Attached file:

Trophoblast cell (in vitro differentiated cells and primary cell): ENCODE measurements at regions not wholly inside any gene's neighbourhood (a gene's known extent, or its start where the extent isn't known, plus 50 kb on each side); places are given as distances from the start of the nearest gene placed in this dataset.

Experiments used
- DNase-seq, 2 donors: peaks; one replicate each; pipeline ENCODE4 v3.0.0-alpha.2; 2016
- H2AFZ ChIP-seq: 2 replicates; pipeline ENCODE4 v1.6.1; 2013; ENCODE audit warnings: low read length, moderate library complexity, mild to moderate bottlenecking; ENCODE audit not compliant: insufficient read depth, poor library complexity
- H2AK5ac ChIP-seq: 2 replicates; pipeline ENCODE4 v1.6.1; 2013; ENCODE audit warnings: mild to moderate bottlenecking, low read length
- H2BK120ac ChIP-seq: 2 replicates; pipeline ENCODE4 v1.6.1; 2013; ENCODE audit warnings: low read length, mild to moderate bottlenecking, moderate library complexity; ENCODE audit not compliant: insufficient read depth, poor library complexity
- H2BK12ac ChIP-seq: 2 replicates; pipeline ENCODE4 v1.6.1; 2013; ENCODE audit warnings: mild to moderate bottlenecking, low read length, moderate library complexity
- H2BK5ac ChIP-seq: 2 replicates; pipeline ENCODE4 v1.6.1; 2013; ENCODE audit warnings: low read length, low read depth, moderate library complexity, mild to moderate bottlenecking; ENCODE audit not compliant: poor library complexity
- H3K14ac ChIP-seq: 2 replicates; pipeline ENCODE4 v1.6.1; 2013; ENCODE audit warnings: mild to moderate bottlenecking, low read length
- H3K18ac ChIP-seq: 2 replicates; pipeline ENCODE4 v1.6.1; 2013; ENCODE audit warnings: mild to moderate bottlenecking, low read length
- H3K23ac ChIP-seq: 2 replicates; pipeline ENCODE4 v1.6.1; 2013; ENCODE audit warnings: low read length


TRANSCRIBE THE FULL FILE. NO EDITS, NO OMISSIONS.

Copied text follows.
Trophoblast cell (in vitro differentiated cells and primary cell): ENCODE measurements at regions not wholly inside any gene's neighbourhood (a gene's known extent, or its start where the extent isn't known, plus 50 kb on each side); places are given as distances from the start of the nearest gene placed in this dataset.

Experiments used
- DNase-seq, 2 donors: peaks; one replicate each; pipeline ENCODE4 v3.0.0-alpha.2; 2016
- H2AFZ ChIP-seq: 2 replicates; pipeline ENCODE4 v1.6.1; 2013; ENCODE audit warnings: low read length, moderate library complexity, mild to moderate bottlenecking; ENCODE audit not compliant: insufficient read depth, poor library complexity
- H2AK5ac ChIP-seq: 2 replicates; pipeline ENCODE4 v1.6.1; 2013; ENCODE audit warnings: mild to moderate bottlenecking, low read length
- H2BK120ac ChIP-seq: 2 replicates; pipeline ENCODE4 v1.6.1; 2013; ENCODE audit warnings: low read length, mild to moderate bottlenecking, moderate library complexity; ENCODE audit not compliant: insufficient read depth, poor library complexity
- H2BK12ac ChIP-seq: 2 replicates; pipeline ENCODE4 v1.6.1; 2013; ENCODE audit warnings: mild to moderate bottlenecking, low read length, moderate library complexity
- H2BK5ac ChIP-seq: 2 replicates; pipeline ENCODE4 v1.6.1; 2013; ENCODE audit warnings: low read length, low read depth, moderate library complexity, mild to moderate bottlenecking; ENCODE audit not compliant: poor library complexity
- H3K14ac ChIP-seq: 2 replicates; pipeline ENCODE4 v1.6.1; 2013; ENCODE audit warnings: mild to moderate bottlenecking, low read length
- H3K18ac ChIP-seq: 2 replicates; pipeline ENCODE4 v1.6.1; 2013; ENCODE audit warnings: mild to moderate bottlenecking, low read length
- H3K23ac ChIP-seq: 2 replicates; pipeline ENCODE4 v1.6.1; 2013; ENCODE audit warnings: low read length